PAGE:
August 18, 2011

Today’s installment of learning about the Salem witchcraft trials hanging victims of August 19, 1692 addresses the story of George Jacobs, Sr. through the eyes of comtemporary, local historian, David Goss: From The Salem Witch Trials: A Reference Guide, K. David Goss Pages 26-28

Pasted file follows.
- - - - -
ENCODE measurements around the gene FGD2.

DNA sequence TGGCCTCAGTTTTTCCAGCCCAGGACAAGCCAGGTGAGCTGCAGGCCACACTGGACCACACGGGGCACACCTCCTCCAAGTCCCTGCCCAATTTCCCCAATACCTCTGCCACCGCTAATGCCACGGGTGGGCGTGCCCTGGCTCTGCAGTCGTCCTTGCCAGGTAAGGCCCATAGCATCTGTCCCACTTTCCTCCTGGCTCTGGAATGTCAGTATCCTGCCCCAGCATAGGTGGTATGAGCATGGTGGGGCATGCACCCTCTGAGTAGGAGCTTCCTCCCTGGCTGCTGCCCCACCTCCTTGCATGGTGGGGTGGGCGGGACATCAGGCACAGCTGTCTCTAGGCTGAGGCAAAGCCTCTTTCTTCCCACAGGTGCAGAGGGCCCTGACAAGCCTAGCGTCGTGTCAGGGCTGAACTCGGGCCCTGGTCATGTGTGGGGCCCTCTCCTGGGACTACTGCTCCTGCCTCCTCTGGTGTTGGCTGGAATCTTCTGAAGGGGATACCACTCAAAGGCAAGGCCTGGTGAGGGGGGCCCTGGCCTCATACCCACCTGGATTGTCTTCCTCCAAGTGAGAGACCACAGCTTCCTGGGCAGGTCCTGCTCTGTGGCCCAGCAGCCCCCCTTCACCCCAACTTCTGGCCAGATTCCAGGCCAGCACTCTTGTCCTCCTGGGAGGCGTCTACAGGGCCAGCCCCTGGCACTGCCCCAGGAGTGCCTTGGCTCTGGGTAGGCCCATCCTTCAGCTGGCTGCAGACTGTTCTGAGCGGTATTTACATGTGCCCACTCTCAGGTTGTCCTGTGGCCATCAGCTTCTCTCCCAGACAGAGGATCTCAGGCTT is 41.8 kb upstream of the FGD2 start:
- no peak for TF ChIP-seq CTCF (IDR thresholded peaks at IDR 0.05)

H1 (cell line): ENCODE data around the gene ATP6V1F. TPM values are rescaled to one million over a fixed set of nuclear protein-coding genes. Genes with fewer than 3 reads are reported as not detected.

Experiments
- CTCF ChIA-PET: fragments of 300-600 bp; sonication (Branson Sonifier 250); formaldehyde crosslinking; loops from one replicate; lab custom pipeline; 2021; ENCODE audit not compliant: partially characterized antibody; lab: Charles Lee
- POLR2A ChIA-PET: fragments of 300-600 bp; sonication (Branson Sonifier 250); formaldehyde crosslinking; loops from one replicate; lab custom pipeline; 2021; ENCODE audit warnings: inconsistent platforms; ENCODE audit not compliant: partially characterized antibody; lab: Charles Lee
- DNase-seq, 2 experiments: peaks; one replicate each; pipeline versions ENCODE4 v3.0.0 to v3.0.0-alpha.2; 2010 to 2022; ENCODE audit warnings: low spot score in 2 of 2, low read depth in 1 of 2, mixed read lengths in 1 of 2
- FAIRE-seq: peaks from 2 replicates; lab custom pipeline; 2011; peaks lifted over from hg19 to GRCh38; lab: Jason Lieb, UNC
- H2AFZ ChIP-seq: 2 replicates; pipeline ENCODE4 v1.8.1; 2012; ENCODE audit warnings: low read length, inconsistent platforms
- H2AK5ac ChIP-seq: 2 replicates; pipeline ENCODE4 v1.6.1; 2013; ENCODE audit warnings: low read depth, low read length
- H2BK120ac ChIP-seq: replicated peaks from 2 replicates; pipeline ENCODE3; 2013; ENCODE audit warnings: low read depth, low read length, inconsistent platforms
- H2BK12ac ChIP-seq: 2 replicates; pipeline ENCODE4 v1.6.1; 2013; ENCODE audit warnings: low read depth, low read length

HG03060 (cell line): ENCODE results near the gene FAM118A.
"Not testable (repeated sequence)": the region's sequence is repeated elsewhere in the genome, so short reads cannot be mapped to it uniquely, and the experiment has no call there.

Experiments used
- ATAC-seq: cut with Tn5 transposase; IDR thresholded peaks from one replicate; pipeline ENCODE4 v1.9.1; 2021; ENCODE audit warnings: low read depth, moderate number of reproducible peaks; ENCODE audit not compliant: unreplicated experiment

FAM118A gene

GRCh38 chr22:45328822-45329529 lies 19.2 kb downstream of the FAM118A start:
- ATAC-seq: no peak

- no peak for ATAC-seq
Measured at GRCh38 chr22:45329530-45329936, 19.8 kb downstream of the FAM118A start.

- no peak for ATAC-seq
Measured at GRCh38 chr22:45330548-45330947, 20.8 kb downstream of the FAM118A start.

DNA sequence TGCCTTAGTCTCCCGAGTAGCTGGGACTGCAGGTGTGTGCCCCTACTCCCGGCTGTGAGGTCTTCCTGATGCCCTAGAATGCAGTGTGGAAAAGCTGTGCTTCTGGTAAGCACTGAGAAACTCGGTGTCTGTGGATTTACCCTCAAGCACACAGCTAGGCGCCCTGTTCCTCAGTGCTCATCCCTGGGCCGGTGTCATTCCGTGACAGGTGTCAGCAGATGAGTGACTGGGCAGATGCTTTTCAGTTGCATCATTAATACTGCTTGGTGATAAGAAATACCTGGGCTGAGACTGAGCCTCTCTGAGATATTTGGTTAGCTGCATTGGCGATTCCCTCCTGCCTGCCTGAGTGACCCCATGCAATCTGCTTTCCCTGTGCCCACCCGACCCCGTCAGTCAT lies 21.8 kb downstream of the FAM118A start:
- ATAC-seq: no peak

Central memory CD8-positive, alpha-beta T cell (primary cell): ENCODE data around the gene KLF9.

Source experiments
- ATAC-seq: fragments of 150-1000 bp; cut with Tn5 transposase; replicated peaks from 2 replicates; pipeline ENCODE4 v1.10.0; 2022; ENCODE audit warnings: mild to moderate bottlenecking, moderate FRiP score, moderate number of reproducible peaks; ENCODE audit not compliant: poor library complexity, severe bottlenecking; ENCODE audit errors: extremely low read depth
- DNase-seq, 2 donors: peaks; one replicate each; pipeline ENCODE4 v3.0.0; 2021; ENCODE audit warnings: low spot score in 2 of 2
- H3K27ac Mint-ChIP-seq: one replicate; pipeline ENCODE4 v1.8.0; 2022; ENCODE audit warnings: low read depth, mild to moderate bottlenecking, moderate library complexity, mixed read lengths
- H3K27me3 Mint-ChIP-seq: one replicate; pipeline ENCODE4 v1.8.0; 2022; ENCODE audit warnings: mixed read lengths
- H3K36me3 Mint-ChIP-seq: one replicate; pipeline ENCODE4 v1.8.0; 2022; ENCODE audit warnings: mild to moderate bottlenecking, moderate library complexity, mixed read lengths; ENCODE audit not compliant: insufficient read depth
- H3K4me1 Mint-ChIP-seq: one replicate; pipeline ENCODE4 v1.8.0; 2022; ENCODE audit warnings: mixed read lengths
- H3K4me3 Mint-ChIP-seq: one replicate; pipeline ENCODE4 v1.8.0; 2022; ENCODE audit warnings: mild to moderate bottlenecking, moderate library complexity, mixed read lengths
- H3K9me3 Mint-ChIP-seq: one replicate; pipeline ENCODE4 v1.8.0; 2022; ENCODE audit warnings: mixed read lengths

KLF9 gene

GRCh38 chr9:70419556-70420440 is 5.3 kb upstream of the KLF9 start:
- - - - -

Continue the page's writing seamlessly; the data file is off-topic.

Now the afflicted children were not only accusing women, they began to single out and accuse adult males as well.  By May 1692, the girls had targeted some of the more prominent males in the Salem Village community, among them George Jacobs, Sr.  Jacobs was a prosperous farmer who had lived in the Salem Farms area between Salem Town and Salem Village for thirty-five years.  He was arrested on May 10, 1692.  Simultaneously, his son George, Jr., his daughter-in-law Rebecca, and granddaughter Margaret were also accused.  Four days after his arrest, he was brought before magistrate John Hathorne for questioning. Initially Jacobs took the afflicted girls and their accusations too lightly, until he was confronted by his maidservant, Elizabeth Churchill, who testified that he had tempted her to sign the Devil’s Book.  Mary Walcott, one of the afflicted children, also maintained that Jacobs had tempted her to sign the Devil’s Book, and threatened her with physical harm if she refused.  Despite Jacobs’ alleged threats, both girls claimed to have resisted him. In the face of these and other accusations, Jacobs maintained his innocence.  In response to Justice Hathorne’s insistent badgering, he simply responded that concerning witchcraft:  “I know not of it, any more than the child that was born tonight.”  During his pretrial examination, Justice Corwin asked Jacobs to recite “The Lord’s Prayer.”  It was generally believed that no witch could recite it perfectly.  The old man, nervous and unlettered, omitted an entire sentence and made several other recitation errors.  Knowing his mistake, and fearing the worst, he remarked bravely, “Well, burn me or hang me, I will stand in the truth of Christ.” What makes the case of George Jacobs, Sr., especially tragic is that his granddaughter Margaret Jacobs, herself a confessed witch, named her grandfather as a co-conspirator along with Constable John Willard and Reverend George Burroughs.  When Jacobs Sr. was finally tried for witchcraft in August 1692, Margaret Jacobs was one of nearly a dozen primary witnesses against him.  Only after Jacobs’s death sentence was pronounced in court did Margaret have a change of heart and write to the magistrates to retract her testimony and her own confession as a witch.  The result of this reversal was that Margaret was moved from the cell of the confessed witches and back to the cell of those awaiting trials and executions.  She explained to her grandfather her feelings of regret for the part she had played in condemning him, and he forgave her.

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